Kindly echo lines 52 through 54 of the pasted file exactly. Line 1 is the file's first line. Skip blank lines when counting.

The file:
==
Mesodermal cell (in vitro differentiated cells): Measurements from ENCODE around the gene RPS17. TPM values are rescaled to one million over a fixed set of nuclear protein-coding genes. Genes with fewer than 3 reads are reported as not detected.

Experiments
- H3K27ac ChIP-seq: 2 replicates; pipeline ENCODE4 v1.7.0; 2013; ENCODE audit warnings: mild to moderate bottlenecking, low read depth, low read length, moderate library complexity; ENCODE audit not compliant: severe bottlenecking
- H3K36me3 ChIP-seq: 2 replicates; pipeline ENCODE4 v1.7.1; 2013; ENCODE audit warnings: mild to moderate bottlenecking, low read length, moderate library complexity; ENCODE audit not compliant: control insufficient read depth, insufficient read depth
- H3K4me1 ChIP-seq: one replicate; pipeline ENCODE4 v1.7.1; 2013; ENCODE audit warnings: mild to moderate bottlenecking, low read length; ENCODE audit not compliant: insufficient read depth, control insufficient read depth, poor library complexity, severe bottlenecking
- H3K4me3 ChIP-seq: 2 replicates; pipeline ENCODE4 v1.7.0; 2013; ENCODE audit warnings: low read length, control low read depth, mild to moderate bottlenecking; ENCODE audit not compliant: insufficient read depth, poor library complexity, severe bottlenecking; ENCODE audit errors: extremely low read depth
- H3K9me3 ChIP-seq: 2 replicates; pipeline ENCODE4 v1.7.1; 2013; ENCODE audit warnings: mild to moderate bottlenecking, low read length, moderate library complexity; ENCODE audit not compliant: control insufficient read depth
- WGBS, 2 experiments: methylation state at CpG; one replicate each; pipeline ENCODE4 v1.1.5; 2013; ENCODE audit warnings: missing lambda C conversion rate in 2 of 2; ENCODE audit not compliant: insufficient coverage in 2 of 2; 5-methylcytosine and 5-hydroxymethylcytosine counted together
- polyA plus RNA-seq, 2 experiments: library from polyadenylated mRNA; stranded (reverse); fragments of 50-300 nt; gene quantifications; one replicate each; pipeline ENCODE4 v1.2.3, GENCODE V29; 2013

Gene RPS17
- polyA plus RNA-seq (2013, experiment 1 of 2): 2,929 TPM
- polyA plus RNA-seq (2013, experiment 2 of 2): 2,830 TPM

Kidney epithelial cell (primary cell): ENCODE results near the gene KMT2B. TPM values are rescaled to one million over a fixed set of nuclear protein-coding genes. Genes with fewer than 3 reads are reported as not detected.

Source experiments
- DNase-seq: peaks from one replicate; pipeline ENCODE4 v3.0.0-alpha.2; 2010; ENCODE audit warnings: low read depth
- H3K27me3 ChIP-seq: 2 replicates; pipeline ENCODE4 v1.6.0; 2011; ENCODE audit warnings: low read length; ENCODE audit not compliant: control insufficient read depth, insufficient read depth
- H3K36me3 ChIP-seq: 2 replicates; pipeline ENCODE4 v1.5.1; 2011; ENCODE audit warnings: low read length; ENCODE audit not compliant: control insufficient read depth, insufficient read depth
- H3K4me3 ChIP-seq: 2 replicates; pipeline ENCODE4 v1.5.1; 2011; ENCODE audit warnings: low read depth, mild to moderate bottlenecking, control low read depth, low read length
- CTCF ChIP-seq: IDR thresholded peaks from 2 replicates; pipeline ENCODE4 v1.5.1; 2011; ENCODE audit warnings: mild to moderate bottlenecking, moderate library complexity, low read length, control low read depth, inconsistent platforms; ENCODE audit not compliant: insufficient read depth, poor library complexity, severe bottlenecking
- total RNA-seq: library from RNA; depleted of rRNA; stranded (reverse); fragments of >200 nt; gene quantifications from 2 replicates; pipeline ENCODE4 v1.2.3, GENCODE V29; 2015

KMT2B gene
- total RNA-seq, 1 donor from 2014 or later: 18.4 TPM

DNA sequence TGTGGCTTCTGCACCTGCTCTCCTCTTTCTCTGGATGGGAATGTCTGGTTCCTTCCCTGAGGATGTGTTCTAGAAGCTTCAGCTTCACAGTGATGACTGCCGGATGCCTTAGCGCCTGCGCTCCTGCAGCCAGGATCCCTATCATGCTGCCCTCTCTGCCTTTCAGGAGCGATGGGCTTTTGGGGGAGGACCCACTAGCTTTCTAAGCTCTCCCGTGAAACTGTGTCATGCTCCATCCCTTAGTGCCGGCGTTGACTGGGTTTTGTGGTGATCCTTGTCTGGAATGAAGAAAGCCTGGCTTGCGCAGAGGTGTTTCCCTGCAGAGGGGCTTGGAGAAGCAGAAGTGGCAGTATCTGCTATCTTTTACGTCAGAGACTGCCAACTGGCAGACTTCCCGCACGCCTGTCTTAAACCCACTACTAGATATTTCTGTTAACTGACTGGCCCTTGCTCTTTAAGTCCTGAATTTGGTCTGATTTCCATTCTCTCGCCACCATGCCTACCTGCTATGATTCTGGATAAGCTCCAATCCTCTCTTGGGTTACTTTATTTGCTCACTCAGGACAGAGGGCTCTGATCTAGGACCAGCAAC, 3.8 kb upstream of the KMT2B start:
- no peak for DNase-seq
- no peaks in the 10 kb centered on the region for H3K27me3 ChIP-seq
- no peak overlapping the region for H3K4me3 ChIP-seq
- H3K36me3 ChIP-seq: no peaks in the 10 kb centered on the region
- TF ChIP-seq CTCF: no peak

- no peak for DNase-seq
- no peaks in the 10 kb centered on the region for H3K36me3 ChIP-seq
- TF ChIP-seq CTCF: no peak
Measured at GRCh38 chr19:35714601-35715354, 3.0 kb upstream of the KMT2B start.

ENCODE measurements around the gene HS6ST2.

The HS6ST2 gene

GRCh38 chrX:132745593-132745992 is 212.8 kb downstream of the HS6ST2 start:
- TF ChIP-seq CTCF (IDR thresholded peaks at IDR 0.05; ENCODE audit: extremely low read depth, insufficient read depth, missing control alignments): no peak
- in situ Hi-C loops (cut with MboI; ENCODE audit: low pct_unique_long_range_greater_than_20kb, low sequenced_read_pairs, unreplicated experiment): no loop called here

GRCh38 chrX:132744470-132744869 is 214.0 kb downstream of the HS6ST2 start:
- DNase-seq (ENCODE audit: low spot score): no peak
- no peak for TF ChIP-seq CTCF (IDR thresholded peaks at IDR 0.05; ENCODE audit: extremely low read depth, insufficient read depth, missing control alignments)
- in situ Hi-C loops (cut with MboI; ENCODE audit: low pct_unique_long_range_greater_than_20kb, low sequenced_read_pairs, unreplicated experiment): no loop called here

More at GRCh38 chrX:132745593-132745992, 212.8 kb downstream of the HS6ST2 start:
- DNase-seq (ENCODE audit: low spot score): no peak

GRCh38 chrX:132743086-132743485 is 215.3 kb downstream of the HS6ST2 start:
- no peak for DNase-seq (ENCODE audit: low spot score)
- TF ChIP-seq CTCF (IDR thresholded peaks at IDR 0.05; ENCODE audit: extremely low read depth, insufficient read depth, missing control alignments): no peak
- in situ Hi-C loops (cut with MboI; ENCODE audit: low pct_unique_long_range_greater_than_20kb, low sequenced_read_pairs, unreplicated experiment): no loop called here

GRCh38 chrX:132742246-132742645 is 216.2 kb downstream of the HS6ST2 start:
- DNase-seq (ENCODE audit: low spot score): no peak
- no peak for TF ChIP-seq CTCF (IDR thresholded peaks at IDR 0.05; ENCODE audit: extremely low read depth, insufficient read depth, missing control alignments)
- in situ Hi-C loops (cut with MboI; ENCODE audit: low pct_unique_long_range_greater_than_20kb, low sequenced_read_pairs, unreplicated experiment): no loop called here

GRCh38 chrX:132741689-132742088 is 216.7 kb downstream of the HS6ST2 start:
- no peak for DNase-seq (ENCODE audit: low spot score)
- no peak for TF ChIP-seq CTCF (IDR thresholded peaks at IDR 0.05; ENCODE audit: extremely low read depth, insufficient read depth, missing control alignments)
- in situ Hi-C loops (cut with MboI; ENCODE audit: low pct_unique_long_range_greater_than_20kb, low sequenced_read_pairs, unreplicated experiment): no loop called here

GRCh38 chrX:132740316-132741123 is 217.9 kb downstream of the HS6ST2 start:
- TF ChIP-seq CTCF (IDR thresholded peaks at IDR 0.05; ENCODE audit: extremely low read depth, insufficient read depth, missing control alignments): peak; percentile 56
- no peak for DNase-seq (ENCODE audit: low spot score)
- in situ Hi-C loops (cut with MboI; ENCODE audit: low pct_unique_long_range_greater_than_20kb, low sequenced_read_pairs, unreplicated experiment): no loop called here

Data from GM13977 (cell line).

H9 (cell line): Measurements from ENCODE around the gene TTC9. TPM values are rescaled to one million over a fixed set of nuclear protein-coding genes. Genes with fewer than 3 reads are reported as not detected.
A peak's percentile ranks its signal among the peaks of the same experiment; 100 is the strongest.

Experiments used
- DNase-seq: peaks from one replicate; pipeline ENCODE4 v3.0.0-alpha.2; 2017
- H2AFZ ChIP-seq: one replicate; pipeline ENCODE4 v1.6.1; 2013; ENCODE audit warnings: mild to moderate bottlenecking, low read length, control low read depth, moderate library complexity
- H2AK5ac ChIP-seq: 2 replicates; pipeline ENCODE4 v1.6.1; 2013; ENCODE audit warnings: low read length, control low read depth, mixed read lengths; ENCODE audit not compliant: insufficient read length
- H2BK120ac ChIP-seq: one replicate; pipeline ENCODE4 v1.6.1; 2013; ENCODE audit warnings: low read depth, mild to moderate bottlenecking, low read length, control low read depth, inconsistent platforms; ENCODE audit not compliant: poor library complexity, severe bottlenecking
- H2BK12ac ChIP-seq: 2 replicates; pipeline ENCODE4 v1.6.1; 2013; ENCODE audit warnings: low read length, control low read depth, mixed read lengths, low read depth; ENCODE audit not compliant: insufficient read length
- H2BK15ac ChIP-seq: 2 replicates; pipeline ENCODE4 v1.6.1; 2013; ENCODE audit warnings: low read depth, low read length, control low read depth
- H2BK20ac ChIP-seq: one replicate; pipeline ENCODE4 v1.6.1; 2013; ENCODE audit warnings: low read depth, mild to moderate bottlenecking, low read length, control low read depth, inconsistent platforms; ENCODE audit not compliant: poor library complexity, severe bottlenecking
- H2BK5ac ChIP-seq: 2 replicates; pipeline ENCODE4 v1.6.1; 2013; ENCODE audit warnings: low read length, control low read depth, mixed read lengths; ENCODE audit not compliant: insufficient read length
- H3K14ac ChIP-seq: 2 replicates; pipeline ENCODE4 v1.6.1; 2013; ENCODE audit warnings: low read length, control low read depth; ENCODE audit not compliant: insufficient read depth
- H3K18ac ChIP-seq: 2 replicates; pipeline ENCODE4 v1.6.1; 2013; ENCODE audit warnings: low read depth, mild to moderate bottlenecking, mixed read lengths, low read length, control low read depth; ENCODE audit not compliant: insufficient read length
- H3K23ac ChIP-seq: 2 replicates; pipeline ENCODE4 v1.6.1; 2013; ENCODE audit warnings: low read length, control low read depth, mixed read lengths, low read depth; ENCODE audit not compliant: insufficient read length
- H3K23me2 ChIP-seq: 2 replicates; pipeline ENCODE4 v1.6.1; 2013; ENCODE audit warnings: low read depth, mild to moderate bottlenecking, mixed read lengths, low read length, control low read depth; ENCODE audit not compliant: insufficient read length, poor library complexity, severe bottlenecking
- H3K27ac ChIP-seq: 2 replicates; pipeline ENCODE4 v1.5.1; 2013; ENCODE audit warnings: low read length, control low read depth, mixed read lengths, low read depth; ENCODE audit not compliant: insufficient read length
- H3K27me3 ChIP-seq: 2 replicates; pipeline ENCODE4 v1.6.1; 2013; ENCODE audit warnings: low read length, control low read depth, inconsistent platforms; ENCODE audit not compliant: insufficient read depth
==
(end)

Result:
GRCh38 chrX:132741689-132742088 is 216.7 kb downstream of the HS6ST2 start:
- no peak for DNase-seq (ENCODE audit: low spot score)
- no peak for TF ChIP-seq CTCF (IDR thresholded peaks at IDR 0.05; ENCODE audit: extremely low read depth, insufficient read depth, missing control alignments)